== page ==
On Thursday, benchmark European bonds recorded a high of 8 years, but the stocks and euro remained grounded after the announcement of the European Central Bank (ECB). The central bank announced that interest rates for the euro zone would go up from the next month, making it the first time in almost a decade. The Japanese yen also saw itself decline to 20-year lows. For months, markets have been trying to predict how quickly the ECB would start hiking up interest rates as part of the monetary tightening policy that has been seen globally in more than two decades.
The moment was marked by bond market dealers, as the German government bond yields reached their highest level to 1.41% in the last eight years. These 10 year bonds highlight the cost of European borrowing. While stocks eventually began to decline once more, the euro mostly remained grounded. Inflation in the euro zone has also reached record high figures of 8.1% and is rising more. Therefore, it was expected that the ECB would have to make some moves to out an end to it. This involved putting an end to its bond buying program from next month, which it did announce.
However, the details of the plan the ECB outlined were the most relevant. The central bank said that next month would see the interest rate go up by a quarter point and September would see an increase of about half a point. This would make the 50 basis points increase to be the first recorded in the last 22 years. Market experts said that the rise in interest rates in both July and September have already been priced in, as the ECB had joined the hiking ‘party’ a bit later than some of the other global central banks.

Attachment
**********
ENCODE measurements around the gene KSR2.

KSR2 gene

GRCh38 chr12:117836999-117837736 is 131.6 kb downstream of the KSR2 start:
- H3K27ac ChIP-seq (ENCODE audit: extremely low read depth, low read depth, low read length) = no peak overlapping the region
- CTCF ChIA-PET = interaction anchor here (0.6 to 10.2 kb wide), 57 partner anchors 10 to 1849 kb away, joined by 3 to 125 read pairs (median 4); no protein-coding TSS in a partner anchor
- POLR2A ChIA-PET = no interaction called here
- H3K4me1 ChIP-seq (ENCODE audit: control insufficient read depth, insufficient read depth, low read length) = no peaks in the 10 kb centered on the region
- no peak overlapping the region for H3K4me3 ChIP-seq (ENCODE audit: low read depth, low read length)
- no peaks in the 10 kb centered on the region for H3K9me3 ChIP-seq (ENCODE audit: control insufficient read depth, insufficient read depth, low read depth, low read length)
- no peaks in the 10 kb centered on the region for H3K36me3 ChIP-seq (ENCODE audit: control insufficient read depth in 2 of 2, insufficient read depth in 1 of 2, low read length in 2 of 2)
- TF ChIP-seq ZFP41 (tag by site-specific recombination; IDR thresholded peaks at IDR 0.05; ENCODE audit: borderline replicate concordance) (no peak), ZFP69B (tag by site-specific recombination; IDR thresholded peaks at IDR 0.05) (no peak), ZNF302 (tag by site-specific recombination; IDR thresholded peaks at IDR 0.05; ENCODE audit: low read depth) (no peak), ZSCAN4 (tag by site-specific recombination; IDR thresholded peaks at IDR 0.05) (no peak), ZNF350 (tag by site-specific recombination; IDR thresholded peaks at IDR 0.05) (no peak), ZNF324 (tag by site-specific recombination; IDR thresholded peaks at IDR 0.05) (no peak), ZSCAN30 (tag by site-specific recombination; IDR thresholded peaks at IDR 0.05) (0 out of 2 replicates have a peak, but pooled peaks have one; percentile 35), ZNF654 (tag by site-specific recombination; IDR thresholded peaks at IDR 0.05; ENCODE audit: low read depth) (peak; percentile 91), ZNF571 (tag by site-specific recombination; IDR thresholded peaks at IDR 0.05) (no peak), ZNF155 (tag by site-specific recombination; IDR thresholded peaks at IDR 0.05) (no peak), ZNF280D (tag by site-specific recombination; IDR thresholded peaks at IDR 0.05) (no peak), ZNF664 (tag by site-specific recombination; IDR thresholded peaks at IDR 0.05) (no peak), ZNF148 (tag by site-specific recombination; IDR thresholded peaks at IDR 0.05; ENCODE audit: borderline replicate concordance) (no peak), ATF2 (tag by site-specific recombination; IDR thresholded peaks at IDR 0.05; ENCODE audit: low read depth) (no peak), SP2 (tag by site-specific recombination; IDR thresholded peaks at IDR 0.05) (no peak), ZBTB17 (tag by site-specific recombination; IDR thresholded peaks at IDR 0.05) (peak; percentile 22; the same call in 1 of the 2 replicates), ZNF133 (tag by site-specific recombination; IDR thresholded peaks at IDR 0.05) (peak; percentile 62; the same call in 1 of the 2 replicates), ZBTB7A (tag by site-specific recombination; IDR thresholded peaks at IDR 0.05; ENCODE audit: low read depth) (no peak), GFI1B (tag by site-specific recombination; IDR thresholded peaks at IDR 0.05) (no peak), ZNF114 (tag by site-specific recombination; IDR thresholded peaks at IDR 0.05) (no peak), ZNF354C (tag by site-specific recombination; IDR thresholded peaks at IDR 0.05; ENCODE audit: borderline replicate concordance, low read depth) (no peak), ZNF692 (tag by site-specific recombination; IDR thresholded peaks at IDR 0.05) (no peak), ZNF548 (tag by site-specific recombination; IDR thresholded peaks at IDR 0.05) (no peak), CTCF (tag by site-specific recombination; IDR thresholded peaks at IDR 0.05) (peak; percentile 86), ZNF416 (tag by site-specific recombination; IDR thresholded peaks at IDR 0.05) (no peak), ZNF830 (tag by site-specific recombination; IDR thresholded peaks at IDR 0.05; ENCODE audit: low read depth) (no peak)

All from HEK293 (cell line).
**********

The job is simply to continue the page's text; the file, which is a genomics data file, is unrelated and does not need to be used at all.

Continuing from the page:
But, they also added that they don’t think the ECB will get as aggressive as the US Federal Reserve, for as long as the Russia-Ukraine conflict continues because it is weighing down market sentiment. Some new forecasts were also published by the ECB, which saw the bank make adjustments to its inflation projections. Previously, it had predicted inflation to reach 5.1% this year, but this has now been adjusted to 6.8%. Likewise, the 3.7% growth outlook predicted previously has now been adjusted to 2.8% because of the high food and energy prices. The news conference post-meeting resulted in broad-based yet small losses in stocks in Europe, with miners in the lead.
China has also again imposed lockdown measures in Shanghai and this also took a toll on European stocks. However, banking stocks fared better as higher lending rates is certainly going to benefit them. Overnight, Asian stocks recorded declines and Wall Street futures also remained flat. But, this was more because of the renewed rise in the dollar as well as global bond yields because these signal tighter monetary policy conditions. The US Federal Reserve is scheduled for its policy meeting next week and it is expected to continue tightening its policy, which means higher rates.